REVIEW: Stratford Literary Festival, John Suchet

John Suchet

Peter Buckroyd reviews John Suchet, Tchaikovsky, Stratford Play House, 30th April


This was a fascinating and elegantly delivered talk by John Suchet on Tchaikovsky’s life, hot on the heels of his new biography.

Forty-four years ago, before homosexuality was legal in Britain, I read a biography of Tchaikovsky and felt, reading between the lines, that he might have been homosexual. Thank goodness those euphemistic days of covert prejudice are over (despite Mrs Thatcher’s attempts to turn the clock back with Clause 28).

Suchet foregrounded Tchaikovsky’s homosexuality, itemising a range of his gay affairs but making clear that Tchaikovsky’s deep unhappiness was not because he was gay but because he was riven with guilt at being so, feelings which remained with him all his life until his affair right at the end of his life with his teenage nephew. Suchet explained how homosexuality was rife in the St Petersburg School of Jurisprudence which Tchaikovsky attended from the ages of ten to eighteen and among the Russian aristocracy.

But it was not just extreme guilt which underlay Tchaikovsky’s behaviour and psyche; it was also desolation at abandonment. Indeed Suchet showed how his life was blighted by abandonments – by his governess, by his mother, unwittingly by his patroness of thirteen years who had enabled him to devote himself to composition, and by several other key figures in his life.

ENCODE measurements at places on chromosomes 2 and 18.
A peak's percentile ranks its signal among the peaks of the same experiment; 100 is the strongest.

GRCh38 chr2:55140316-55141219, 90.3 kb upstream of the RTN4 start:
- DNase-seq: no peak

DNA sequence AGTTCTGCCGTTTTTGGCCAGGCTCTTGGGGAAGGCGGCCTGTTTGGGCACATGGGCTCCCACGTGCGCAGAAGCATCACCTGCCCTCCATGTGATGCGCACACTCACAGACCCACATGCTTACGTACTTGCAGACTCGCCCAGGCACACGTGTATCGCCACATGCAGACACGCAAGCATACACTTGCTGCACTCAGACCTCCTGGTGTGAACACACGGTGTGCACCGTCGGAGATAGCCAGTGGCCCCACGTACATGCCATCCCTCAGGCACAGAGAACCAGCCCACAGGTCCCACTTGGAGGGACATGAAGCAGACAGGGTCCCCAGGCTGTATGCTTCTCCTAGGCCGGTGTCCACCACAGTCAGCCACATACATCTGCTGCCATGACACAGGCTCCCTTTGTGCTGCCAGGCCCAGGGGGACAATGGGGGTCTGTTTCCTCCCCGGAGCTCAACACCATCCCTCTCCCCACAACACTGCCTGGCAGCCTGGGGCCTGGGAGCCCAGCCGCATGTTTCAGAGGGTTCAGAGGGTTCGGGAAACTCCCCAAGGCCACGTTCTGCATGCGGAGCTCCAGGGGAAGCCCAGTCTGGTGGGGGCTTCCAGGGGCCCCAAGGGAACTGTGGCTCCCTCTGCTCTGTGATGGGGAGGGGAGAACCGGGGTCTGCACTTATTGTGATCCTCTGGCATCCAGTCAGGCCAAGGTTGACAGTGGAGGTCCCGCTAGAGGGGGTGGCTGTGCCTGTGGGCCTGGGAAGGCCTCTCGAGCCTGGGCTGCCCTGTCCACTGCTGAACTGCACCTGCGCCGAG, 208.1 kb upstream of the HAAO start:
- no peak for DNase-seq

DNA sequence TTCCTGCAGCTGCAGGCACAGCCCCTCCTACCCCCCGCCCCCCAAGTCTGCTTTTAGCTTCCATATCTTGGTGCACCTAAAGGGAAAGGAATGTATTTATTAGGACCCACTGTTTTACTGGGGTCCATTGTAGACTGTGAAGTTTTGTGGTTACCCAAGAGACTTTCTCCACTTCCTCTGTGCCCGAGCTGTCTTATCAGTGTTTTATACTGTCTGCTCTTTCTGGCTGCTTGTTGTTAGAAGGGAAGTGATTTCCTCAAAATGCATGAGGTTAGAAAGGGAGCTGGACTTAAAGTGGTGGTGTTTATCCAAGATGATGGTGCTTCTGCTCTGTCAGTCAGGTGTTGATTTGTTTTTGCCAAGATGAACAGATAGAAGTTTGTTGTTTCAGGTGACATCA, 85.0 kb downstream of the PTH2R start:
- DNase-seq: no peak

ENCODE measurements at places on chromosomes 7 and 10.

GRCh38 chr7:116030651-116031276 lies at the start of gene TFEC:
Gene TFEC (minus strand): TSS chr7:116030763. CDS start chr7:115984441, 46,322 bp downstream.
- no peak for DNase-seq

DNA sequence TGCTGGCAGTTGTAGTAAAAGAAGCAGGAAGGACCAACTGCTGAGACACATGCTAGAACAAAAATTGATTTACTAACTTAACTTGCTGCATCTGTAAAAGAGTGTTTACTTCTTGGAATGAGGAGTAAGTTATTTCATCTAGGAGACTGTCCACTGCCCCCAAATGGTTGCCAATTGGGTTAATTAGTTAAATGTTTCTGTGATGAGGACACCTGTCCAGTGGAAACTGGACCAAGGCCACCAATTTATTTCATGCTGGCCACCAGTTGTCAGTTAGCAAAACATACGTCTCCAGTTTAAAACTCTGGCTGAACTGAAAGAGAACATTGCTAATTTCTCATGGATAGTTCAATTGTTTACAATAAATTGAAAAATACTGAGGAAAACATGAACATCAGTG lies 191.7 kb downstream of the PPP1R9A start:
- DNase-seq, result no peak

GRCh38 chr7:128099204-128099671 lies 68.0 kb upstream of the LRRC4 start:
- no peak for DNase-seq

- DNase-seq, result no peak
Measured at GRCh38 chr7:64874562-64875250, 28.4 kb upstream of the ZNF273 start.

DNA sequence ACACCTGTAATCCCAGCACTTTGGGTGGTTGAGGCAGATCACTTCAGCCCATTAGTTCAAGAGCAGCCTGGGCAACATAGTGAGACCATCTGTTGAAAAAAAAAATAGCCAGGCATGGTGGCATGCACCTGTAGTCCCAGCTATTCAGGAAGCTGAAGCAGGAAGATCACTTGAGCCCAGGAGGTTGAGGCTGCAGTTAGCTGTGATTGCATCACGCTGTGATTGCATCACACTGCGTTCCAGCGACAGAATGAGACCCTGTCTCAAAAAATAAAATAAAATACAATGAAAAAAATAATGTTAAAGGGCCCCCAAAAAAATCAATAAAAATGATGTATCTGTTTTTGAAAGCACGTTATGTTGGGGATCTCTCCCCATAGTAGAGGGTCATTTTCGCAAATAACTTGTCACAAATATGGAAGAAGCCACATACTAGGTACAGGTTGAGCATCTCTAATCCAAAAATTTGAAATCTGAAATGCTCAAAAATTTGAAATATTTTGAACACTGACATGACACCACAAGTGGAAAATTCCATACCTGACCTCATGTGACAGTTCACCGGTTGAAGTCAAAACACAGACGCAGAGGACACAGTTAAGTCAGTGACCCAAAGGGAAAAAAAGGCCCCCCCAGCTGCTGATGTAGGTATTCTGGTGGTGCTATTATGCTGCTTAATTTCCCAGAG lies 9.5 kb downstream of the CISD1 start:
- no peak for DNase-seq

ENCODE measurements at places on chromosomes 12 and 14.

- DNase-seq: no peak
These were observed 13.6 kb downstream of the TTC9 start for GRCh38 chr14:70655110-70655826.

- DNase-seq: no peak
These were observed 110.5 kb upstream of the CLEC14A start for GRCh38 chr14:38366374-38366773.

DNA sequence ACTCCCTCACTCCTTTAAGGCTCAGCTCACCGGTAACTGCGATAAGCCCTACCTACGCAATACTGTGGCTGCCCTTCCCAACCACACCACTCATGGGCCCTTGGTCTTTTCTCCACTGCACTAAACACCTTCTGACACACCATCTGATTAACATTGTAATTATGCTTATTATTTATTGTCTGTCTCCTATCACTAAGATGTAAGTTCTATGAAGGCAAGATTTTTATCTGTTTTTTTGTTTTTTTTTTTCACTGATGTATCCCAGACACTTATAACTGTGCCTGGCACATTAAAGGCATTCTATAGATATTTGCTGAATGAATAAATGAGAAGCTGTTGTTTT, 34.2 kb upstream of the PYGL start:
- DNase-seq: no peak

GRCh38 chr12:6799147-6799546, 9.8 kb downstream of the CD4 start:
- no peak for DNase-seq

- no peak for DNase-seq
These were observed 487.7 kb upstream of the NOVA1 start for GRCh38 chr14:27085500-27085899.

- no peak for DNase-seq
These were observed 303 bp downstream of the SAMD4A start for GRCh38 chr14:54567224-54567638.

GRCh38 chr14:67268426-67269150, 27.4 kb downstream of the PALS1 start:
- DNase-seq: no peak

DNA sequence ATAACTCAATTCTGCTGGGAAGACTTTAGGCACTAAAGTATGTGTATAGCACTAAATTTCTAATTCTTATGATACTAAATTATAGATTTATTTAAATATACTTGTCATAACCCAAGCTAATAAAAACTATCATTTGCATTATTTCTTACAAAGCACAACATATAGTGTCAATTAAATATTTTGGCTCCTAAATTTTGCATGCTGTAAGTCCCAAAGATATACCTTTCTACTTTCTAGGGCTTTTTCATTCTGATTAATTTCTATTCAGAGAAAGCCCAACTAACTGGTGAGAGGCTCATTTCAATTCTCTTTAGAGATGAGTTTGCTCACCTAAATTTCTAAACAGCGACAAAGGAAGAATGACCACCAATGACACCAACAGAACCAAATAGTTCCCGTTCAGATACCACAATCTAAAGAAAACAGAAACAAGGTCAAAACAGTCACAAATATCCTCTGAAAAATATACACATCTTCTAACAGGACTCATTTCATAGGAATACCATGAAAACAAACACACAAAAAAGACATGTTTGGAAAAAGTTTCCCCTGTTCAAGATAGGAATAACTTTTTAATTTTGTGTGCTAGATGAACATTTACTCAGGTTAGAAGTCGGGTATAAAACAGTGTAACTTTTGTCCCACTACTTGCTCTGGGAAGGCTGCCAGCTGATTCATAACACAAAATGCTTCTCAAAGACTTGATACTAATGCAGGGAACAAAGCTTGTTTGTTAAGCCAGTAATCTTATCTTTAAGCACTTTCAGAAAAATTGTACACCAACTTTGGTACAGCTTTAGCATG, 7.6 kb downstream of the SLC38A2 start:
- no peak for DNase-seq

There was also a crucial element of irrationality which led him to marry someone he had only met twice in the forlorn hope that it would rid him of what he said was ‘a disease from which I need to cure myself.’ It didn’t work. The marriage was unconsummated; they never lived together and never divorced.

The last part of Suchet’s lecture was devoted to making some links between the biography and compositions and to showing how many close to Tchaikovsky denigrated his work.

Suchet successfully created in less than an hour a portrait of a lonely, desolate, guilt-ridden man who taught even though he hated teaching, conducted even though he hated conducting and relied on others to have sufficient money to compose. He also showed how in late nineteenth century Russia it was perfectly possible to be gay as long as it did not create scandal. It therefore prompted thought about early twenty-first century Russia and Britain.

Suchet seemed confident that Tchaikovsky could have flourished in twenty-first century Britain. It would be good to think this might have been the case, but I was left wondering.